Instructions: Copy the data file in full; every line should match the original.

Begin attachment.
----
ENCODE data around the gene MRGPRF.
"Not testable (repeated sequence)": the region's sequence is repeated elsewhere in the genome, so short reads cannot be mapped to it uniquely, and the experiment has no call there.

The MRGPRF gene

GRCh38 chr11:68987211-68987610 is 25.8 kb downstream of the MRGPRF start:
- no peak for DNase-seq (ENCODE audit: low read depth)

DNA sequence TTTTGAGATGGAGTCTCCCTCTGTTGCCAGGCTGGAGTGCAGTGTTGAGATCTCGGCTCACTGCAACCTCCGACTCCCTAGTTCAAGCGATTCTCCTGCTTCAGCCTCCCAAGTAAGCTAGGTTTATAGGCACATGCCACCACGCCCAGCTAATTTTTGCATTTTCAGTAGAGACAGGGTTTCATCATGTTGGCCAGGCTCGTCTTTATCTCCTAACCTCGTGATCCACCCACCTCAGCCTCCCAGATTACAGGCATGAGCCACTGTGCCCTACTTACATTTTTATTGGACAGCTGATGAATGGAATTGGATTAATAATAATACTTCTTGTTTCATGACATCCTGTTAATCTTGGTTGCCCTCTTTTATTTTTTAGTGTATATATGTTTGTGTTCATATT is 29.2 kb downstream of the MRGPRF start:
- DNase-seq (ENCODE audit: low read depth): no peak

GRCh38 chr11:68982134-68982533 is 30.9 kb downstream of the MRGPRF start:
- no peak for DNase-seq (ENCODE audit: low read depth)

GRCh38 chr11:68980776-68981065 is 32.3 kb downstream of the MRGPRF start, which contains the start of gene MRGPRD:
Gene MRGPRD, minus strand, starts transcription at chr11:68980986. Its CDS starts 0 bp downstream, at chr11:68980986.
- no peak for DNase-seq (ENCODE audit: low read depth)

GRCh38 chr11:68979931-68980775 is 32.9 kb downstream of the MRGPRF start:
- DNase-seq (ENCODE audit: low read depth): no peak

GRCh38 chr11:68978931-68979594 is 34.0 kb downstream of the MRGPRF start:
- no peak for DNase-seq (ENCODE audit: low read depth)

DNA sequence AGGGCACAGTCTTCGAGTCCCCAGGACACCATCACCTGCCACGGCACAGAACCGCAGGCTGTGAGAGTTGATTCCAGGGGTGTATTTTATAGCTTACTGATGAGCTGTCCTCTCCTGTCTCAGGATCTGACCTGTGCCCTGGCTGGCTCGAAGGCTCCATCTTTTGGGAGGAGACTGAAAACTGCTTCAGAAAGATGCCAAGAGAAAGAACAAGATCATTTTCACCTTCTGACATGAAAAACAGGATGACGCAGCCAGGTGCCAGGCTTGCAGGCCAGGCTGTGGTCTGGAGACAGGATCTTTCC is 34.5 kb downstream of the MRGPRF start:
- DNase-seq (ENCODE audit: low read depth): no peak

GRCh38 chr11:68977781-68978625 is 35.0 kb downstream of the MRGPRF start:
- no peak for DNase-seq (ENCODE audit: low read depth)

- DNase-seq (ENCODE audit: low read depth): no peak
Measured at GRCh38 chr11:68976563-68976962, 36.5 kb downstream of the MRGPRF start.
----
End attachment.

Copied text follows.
ENCODE data around the gene MRGPRF.
"Not testable (repeated sequence)": the region's sequence is repeated elsewhere in the genome, so short reads cannot be mapped to it uniquely, and the experiment has no call there.

The MRGPRF gene

GRCh38 chr11:68987211-68987610 is 25.8 kb downstream of the MRGPRF start:
- no peak for DNase-seq (ENCODE audit: low read depth)

DNA sequence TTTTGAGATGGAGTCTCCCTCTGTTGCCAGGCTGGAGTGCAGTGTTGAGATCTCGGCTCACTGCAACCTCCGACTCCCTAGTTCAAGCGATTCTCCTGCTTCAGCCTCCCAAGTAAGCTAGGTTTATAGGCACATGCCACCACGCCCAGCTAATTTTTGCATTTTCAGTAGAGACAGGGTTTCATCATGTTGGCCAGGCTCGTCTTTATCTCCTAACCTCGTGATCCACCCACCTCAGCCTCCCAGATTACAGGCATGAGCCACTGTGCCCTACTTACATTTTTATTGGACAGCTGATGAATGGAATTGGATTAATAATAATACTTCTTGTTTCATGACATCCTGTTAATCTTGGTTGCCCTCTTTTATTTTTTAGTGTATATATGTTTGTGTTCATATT is 29.2 kb downstream of the MRGPRF start:
- DNase-seq (ENCODE audit: low read depth): no peak

GRCh38 chr11:68982134-68982533 is 30.9 kb downstream of the MRGPRF start:
- no peak for DNase-seq (ENCODE audit: low read depth)

GRCh38 chr11:68980776-68981065 is 32.3 kb downstream of the MRGPRF start, which contains the start of gene MRGPRD:
Gene MRGPRD, minus strand, starts transcription at chr11:68980986. Its CDS starts 0 bp downstream, at chr11:68980986.
- no peak for DNase-seq (ENCODE audit: low read depth)

GRCh38 chr11:68979931-68980775 is 32.9 kb downstream of the MRGPRF start:
- DNase-seq (ENCODE audit: low read depth): no peak

GRCh38 chr11:68978931-68979594 is 34.0 kb downstream of the MRGPRF start:
- no peak for DNase-seq (ENCODE audit: low read depth)

DNA sequence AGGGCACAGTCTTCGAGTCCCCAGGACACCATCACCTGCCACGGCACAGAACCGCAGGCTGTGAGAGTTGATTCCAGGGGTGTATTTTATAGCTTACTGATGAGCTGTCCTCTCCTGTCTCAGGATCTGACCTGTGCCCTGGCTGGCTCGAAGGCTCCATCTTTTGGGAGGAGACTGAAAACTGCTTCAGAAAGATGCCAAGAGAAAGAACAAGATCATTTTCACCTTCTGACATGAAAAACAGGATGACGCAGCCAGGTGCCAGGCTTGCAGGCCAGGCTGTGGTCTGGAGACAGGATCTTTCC is 34.5 kb downstream of the MRGPRF start:
- DNase-seq (ENCODE audit: low read depth): no peak

GRCh38 chr11:68977781-68978625 is 35.0 kb downstream of the MRGPRF start:
- no peak for DNase-seq (ENCODE audit: low read depth)

- DNase-seq (ENCODE audit: low read depth): no peak
Measured at GRCh38 chr11:68976563-68976962, 36.5 kb downstream of the MRGPRF start.